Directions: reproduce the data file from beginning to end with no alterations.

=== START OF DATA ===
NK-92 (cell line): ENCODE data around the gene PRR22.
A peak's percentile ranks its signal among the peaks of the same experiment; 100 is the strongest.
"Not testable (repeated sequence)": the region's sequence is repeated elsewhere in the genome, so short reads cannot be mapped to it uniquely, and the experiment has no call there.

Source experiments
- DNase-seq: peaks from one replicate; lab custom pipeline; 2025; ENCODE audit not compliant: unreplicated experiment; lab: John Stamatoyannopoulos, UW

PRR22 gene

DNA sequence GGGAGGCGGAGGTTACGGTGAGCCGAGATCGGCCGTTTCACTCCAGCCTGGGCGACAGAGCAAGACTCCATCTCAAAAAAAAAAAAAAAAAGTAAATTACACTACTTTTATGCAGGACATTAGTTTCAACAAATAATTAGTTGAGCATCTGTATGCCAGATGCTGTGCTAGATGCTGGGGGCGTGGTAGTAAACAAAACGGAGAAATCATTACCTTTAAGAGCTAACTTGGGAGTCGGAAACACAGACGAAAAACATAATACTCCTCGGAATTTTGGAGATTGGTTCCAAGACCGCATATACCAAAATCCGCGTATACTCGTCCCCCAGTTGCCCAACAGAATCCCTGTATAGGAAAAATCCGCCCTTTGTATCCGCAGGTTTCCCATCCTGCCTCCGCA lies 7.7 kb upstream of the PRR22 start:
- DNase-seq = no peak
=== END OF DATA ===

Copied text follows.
NK-92 (cell line): ENCODE data around the gene PRR22.
A peak's percentile ranks its signal among the peaks of the same experiment; 100 is the strongest.
"Not testable (repeated sequence)": the region's sequence is repeated elsewhere in the genome, so short reads cannot be mapped to it uniquely, and the experiment has no call there.

Source experiments
- DNase-seq: peaks from one replicate; lab custom pipeline; 2025; ENCODE audit not compliant: unreplicated experiment; lab: John Stamatoyannopoulos, UW

PRR22 gene

DNA sequence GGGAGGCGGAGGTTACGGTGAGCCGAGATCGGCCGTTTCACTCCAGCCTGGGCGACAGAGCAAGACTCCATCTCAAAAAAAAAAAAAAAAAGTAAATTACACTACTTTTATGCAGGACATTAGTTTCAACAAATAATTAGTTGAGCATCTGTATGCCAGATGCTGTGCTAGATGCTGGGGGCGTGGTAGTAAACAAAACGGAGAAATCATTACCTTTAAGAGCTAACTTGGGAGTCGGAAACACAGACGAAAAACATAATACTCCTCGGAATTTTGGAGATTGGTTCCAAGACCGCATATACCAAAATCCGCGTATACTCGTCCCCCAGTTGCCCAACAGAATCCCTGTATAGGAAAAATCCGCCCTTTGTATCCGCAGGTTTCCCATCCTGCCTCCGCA lies 7.7 kb upstream of the PRR22 start:
- DNase-seq = no peak